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Stress & Deep Relaxation

A fantastic post by Nicola Jane Hobbs (@nicolajanehobbs) touched a chord within me on this; the idea that the human body needs to sit within a deep state of relaxation, where there is nothing to do, or be. No expectation, no idea of achievement or progress, no guilt, no anxiety - just rest. This is quite alien to me, and it will be to many of you. I was brought up with the idea that we must be achieving, making progress, making ourselves useful, countless to-do lists and the idea of success and failure.

"Relaxation where we are fully present, fully embodied, fully here." - Nicola Jane Hobbs

Not many of us even know a need for deep relaxation. We might consider time with friends, reading a book, watching TV, going for a walk as relaxation, and whilst these things are necessary and, in some way, relaxing, they don't touch the body in the same way as deep relaxation. In those activities there is still the expectation of doing something; maybe numbing emotions, exerting ourselves, finding distraction or simply an output of energy.

Most of us forget consciously how to relax some part of our body, especially in a fraught modern life which is full of micro-stresses. Part, or the whole of our bodies, forget how to step out of the 'fight or flight' sympathetic nervous system mode. Certain muscles, that you're not even aware of, tighten up and freeze under constant stress. We can hold it in our jaws, bellies, ribs, shoulders, backs and necks, for instance. It's not that we don't want to relax, it's that physically we now can't.

I've experienced this inability to fully relax, and I've seen it in my clients. This low-level continual stress can show up in many ways in our lives. Insomnia or disrupted sleep, anxiety, panic attacks, feeling overwhelmed, forgetfulness and short term memory loss, gut problems and IBS, heart palpitations... the list goes on.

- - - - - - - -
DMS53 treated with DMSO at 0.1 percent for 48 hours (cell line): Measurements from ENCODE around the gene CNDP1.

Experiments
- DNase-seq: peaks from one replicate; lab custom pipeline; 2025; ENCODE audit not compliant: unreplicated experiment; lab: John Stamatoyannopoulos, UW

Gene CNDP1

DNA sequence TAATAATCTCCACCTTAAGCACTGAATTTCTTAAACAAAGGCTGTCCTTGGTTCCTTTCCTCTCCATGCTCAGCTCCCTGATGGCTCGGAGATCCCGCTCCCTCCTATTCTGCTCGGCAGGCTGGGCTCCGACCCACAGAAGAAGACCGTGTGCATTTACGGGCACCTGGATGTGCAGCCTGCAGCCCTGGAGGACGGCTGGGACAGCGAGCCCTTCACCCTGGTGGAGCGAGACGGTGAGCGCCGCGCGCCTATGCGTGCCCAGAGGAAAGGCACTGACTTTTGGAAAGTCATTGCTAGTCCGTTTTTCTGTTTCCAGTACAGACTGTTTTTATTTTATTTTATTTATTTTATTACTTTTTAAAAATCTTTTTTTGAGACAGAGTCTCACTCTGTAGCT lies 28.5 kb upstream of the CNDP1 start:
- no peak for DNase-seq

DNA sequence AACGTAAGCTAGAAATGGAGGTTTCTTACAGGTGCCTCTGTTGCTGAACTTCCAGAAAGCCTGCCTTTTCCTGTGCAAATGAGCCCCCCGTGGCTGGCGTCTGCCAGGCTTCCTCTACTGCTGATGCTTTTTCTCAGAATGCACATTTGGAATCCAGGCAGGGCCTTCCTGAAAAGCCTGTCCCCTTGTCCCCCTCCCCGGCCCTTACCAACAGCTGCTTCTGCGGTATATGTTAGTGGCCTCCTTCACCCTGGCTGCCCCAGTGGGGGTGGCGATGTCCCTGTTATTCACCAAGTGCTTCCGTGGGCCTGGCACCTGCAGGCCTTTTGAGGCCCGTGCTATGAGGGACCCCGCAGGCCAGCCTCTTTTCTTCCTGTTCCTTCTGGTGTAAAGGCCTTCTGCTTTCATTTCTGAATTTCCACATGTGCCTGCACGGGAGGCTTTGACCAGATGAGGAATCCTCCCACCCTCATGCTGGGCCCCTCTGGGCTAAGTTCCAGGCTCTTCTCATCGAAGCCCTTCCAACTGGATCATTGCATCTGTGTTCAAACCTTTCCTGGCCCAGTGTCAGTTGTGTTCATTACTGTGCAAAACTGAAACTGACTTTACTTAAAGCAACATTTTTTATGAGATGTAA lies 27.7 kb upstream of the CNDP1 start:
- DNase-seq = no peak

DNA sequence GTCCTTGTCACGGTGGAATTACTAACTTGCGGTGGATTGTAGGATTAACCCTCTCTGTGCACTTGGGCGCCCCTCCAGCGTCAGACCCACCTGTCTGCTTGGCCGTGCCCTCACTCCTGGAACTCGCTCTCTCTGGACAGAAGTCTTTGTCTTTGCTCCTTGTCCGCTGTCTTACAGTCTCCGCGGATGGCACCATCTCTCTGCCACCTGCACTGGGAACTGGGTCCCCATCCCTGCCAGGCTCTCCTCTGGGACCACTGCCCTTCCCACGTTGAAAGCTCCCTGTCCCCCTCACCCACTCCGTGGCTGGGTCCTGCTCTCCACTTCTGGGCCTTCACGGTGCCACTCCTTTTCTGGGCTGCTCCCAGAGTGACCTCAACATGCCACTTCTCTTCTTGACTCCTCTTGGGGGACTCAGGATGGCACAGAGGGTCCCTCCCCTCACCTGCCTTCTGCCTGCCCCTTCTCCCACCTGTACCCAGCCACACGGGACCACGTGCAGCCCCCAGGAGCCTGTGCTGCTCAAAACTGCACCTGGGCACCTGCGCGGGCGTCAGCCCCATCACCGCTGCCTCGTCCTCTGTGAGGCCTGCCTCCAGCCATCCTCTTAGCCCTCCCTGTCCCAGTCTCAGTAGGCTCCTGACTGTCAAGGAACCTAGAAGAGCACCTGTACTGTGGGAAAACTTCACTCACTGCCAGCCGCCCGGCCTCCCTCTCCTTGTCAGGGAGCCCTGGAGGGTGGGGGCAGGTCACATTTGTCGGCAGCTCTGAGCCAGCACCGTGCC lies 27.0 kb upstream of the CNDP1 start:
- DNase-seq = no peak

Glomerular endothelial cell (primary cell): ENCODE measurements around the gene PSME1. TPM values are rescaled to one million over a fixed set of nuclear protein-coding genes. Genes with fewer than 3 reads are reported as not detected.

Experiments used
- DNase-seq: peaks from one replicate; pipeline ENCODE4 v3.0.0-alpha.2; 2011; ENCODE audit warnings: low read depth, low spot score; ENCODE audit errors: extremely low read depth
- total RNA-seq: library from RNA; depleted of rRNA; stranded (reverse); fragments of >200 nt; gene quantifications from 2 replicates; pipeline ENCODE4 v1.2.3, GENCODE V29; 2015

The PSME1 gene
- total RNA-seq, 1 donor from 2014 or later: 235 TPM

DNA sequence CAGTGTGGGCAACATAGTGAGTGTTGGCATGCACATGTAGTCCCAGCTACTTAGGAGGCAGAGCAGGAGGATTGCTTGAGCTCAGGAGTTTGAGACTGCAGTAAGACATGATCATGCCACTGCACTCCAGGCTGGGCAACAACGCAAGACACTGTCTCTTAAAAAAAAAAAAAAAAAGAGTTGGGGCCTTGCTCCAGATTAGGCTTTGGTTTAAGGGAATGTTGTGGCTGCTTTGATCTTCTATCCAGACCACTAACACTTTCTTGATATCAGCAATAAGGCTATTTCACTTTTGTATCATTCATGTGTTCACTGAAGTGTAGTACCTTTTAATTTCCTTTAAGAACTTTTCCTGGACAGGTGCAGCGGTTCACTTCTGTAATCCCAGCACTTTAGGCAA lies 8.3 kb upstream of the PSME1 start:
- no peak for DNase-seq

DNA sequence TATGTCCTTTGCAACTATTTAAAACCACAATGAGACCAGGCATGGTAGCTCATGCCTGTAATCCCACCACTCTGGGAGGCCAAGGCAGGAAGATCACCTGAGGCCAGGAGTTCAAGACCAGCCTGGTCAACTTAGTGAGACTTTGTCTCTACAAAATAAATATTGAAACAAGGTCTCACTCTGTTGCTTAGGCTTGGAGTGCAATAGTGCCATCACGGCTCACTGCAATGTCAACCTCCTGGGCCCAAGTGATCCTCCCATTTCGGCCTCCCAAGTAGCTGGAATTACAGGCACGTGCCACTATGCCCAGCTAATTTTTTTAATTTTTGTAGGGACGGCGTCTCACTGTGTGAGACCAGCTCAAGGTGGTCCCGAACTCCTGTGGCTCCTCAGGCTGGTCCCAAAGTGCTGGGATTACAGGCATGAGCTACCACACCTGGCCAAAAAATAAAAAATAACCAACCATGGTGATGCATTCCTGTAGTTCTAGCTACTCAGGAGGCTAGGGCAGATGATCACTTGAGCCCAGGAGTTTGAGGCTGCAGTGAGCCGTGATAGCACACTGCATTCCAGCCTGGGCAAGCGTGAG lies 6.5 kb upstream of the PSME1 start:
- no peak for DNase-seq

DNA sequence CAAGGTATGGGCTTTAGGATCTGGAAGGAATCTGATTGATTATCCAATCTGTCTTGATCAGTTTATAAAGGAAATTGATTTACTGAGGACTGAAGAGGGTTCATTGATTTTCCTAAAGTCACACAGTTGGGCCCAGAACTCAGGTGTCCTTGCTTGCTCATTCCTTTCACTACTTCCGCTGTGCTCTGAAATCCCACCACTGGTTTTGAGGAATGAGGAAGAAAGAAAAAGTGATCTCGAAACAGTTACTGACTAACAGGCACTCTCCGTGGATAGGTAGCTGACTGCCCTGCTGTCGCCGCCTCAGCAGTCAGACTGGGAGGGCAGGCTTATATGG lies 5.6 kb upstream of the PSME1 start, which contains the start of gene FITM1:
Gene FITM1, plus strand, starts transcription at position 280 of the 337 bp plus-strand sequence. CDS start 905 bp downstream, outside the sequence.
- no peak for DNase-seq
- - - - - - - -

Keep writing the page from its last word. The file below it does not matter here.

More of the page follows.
We need practices that allow us to heal, on every level, from any sort of trauma past and present. We need to be able to access the 'rest and digest' mode to sleep, integrate, heal and connect. To process emotions healthily. We need to remind our bodies how to rest and the necessity of rest, how to be in this present moment rather than in the stresses and concerns of the past or future. On a side note, that's also not to say we don't need movement - we also need the contrast of conscious movement, to stretch, sweat, strengthen and allow the body to flow and thrive. To move in a way that allows us to enjoy our bodies, right now and in the long term.

Whilst many of us can contemplate the necessity of exercise, rest and relaxation can often fall by the wayside, It fits in the category as 'something nice', but not really a priority in our lives. The problem is, as we ignore the small signals our body tries to send us, as we disconnect further in order to achieve more, the body will send stronger and stronger signals until it breaks down - mentally and physically.

Don't expect deep relaxation to be easy as you maybe try it for the first time. Sit down on your doorstep, with just the view and your thoughts, and notice how quickly you become distracted. Conscious relaxation practices can help:

  • meditation

  • calming breathing practices (pranayama)

  • yin and restorative yoga

  • yoga nidra

  • sound baths

  • nature walks

Intrigued and noticing that is resonating with you? Even in the busiest of lives you can make small changes to achieve this. Take a two minute break this week (or right now!), to stop scrolling, take yourself out of any distraction, and just be. Let yourself be guided through a practice (there are plenty of apps and content on YouTube out there) if that feels easiest to begin with. You could even join us for our next sound bath with Christian in November.

Your body wasn't meant to strive constantly.

Take a deep breath.

You are allowed to rest.



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